Each Friday on the Jeep® Blog, we explore the Jeep brand’s iconic heritage by highlighting a different historical vehicle. This week’s vehicle is the 1986–1995 Jeep Wrangler (YJ).
Every legend has a beginning. In 1986, the Jeep brand first began manufacturing a vehicle that would forever change not only off-roading, but the automotive world, forever. While the beloved CJ series had its admirers (and still does, to this day), the Jeep brand needed a vehicle to shake things up – both from an on- and off-road perspective. Enter Wrangler YJ.
The Wrangler featured a wider track, angled grille, and a modernized interior compared to the CJ series. While it did share the open-body profile of the CJs, it shared few parts with its predecessor. That includes the headlamps.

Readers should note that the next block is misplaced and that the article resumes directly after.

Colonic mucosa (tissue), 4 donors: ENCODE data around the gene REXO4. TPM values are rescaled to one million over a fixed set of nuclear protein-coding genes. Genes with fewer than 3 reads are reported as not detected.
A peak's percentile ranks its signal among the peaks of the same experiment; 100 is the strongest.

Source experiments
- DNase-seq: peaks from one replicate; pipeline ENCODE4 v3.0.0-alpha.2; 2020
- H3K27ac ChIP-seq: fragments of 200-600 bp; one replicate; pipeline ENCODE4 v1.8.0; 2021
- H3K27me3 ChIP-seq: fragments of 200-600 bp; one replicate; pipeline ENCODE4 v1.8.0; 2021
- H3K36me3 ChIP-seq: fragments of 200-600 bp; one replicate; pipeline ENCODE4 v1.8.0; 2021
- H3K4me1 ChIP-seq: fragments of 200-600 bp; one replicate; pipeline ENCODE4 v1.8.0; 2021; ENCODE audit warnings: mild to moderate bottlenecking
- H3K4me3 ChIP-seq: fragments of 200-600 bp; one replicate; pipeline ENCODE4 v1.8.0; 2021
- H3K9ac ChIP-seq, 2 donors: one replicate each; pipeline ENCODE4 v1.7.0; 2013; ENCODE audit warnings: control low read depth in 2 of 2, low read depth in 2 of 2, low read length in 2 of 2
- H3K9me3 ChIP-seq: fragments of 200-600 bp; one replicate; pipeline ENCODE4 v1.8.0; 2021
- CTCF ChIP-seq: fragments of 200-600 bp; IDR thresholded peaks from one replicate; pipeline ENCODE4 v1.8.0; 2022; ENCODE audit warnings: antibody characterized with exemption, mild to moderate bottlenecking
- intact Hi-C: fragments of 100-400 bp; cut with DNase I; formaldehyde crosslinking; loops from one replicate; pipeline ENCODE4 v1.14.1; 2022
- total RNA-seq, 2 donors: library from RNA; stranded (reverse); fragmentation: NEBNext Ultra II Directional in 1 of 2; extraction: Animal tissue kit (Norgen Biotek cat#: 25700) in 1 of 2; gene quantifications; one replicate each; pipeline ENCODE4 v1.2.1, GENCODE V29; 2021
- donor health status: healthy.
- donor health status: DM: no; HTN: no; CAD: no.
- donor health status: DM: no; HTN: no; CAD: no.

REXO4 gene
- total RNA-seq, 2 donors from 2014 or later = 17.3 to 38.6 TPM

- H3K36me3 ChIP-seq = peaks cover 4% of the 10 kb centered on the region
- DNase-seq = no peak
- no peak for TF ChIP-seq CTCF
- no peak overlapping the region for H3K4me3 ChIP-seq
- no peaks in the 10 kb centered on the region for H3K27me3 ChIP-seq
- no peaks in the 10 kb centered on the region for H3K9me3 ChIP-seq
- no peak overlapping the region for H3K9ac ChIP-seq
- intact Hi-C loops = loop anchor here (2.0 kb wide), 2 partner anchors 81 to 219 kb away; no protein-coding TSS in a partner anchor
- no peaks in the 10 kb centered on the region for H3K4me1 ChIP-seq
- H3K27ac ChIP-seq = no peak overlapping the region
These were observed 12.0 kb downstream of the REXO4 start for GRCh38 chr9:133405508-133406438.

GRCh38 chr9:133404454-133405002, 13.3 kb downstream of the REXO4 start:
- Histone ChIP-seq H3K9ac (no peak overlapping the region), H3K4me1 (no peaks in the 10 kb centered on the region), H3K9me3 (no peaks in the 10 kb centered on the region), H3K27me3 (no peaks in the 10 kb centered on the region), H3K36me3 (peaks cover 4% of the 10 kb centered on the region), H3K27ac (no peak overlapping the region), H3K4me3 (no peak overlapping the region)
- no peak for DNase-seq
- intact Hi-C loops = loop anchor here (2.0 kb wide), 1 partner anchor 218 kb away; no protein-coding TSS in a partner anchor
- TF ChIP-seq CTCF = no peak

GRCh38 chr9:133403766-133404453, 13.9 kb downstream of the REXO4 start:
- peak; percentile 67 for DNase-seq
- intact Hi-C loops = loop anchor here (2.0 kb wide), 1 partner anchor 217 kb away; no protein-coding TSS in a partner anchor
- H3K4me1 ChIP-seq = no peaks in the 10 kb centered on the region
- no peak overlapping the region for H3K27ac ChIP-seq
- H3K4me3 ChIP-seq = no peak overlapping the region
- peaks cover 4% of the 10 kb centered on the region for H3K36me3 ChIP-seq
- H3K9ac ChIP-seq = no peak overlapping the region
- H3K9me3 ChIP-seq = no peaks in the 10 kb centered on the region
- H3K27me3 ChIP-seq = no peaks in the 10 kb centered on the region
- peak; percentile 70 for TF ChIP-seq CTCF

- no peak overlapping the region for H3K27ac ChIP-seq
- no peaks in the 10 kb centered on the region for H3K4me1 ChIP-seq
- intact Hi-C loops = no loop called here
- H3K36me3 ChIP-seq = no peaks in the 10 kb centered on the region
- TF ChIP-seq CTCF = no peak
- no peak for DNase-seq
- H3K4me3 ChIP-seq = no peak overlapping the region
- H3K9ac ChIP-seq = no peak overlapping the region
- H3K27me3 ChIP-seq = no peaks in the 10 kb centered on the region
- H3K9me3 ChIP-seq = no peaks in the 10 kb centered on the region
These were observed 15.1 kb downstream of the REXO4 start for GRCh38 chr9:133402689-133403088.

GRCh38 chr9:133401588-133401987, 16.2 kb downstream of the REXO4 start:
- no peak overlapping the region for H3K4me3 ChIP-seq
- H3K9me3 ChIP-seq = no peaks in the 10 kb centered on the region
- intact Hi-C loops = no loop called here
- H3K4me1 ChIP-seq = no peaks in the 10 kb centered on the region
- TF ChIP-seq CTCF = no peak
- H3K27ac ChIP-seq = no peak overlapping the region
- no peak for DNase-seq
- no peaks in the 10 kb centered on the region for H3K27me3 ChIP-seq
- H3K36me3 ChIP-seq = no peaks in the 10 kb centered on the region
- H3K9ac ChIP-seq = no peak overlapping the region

Oh, the headlamps. The introduction of square headlamps, replacing the familiar round headlamps of CJs, was a very controversial decision. While the storm has long since blown over, and YJs are a part of Jeep brand lore, there was a lot of negativity towards the vehicle for its perceived repudiation of Jeep brand styling. What the naysayers might not have realized is that the Wrangler, square headlamps or not, was the modern embodiment of classic Jeep brand style and capability.
Trim levels through the YJ’s reign included Base (“S” or “SE”), Laredo, Islander, Sport, Sahara, Renegade and Rio Grande.
The YJ endured a somewhat tumultuous era, and one year after its introduction, American Motors Corporation was sold to the Chrysler Corporation. The Jeep brand then became a part of Chrysler’s Jeep/Eagle division.
Although there was never any question, the Wrangler re-cemented the Jeep brand’s position as maker of the most capable vehicles on- or off-road.